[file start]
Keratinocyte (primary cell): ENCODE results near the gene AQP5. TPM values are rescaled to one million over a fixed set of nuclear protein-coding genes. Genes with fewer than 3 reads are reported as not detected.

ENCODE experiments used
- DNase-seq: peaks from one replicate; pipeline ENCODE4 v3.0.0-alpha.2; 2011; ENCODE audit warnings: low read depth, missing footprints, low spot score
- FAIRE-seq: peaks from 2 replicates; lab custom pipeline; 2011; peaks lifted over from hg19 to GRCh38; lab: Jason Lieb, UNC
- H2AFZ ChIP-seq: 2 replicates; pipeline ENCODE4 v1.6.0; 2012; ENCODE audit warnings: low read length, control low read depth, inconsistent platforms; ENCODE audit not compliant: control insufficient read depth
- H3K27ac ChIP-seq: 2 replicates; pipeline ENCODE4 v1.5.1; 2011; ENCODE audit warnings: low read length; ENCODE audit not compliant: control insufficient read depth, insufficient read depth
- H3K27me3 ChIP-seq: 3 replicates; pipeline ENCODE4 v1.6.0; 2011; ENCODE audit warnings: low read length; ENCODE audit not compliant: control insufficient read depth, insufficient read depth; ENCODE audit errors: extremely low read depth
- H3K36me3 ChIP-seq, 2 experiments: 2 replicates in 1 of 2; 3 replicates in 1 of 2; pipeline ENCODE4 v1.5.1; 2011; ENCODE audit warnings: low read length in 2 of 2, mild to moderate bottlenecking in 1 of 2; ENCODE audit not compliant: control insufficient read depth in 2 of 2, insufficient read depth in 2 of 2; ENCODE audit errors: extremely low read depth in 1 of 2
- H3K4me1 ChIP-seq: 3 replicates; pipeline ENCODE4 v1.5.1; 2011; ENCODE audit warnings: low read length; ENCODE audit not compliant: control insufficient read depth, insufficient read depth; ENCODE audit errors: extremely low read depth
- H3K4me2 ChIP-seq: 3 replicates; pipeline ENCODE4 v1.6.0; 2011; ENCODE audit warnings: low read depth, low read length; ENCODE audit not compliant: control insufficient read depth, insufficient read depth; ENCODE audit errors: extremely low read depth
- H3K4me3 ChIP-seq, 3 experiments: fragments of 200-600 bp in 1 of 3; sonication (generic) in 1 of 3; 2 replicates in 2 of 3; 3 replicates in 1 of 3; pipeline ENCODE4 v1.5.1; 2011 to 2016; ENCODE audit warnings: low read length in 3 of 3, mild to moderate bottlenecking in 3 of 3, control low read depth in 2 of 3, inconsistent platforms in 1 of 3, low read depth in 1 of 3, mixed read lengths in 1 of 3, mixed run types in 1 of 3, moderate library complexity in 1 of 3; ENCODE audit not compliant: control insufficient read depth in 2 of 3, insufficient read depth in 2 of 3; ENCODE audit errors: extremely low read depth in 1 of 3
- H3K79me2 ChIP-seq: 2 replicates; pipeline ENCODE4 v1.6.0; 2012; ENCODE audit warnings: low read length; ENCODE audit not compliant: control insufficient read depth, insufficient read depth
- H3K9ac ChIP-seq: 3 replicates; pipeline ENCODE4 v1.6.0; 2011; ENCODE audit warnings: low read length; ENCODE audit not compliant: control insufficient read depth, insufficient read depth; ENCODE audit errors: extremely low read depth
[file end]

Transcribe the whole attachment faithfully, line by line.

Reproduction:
Keratinocyte (primary cell): ENCODE results near the gene AQP5. TPM values are rescaled to one million over a fixed set of nuclear protein-coding genes. Genes with fewer than 3 reads are reported as not detected.

ENCODE experiments used
- DNase-seq: peaks from one replicate; pipeline ENCODE4 v3.0.0-alpha.2; 2011; ENCODE audit warnings: low read depth, missing footprints, low spot score
- FAIRE-seq: peaks from 2 replicates; lab custom pipeline; 2011; peaks lifted over from hg19 to GRCh38; lab: Jason Lieb, UNC
- H2AFZ ChIP-seq: 2 replicates; pipeline ENCODE4 v1.6.0; 2012; ENCODE audit warnings: low read length, control low read depth, inconsistent platforms; ENCODE audit not compliant: control insufficient read depth
- H3K27ac ChIP-seq: 2 replicates; pipeline ENCODE4 v1.5.1; 2011; ENCODE audit warnings: low read length; ENCODE audit not compliant: control insufficient read depth, insufficient read depth
- H3K27me3 ChIP-seq: 3 replicates; pipeline ENCODE4 v1.6.0; 2011; ENCODE audit warnings: low read length; ENCODE audit not compliant: control insufficient read depth, insufficient read depth; ENCODE audit errors: extremely low read depth
- H3K36me3 ChIP-seq, 2 experiments: 2 replicates in 1 of 2; 3 replicates in 1 of 2; pipeline ENCODE4 v1.5.1; 2011; ENCODE audit warnings: low read length in 2 of 2, mild to moderate bottlenecking in 1 of 2; ENCODE audit not compliant: control insufficient read depth in 2 of 2, insufficient read depth in 2 of 2; ENCODE audit errors: extremely low read depth in 1 of 2
- H3K4me1 ChIP-seq: 3 replicates; pipeline ENCODE4 v1.5.1; 2011; ENCODE audit warnings: low read length; ENCODE audit not compliant: control insufficient read depth, insufficient read depth; ENCODE audit errors: extremely low read depth
- H3K4me2 ChIP-seq: 3 replicates; pipeline ENCODE4 v1.6.0; 2011; ENCODE audit warnings: low read depth, low read length; ENCODE audit not compliant: control insufficient read depth, insufficient read depth; ENCODE audit errors: extremely low read depth
- H3K4me3 ChIP-seq, 3 experiments: fragments of 200-600 bp in 1 of 3; sonication (generic) in 1 of 3; 2 replicates in 2 of 3; 3 replicates in 1 of 3; pipeline ENCODE4 v1.5.1; 2011 to 2016; ENCODE audit warnings: low read length in 3 of 3, mild to moderate bottlenecking in 3 of 3, control low read depth in 2 of 3, inconsistent platforms in 1 of 3, low read depth in 1 of 3, mixed read lengths in 1 of 3, mixed run types in 1 of 3, moderate library complexity in 1 of 3; ENCODE audit not compliant: control insufficient read depth in 2 of 3, insufficient read depth in 2 of 3; ENCODE audit errors: extremely low read depth in 1 of 3
- H3K79me2 ChIP-seq: 2 replicates; pipeline ENCODE4 v1.6.0; 2012; ENCODE audit warnings: low read length; ENCODE audit not compliant: control insufficient read depth, insufficient read depth
- H3K9ac ChIP-seq: 3 replicates; pipeline ENCODE4 v1.6.0; 2011; ENCODE audit warnings: low read length; ENCODE audit not compliant: control insufficient read depth, insufficient read depth; ENCODE audit errors: extremely low read depth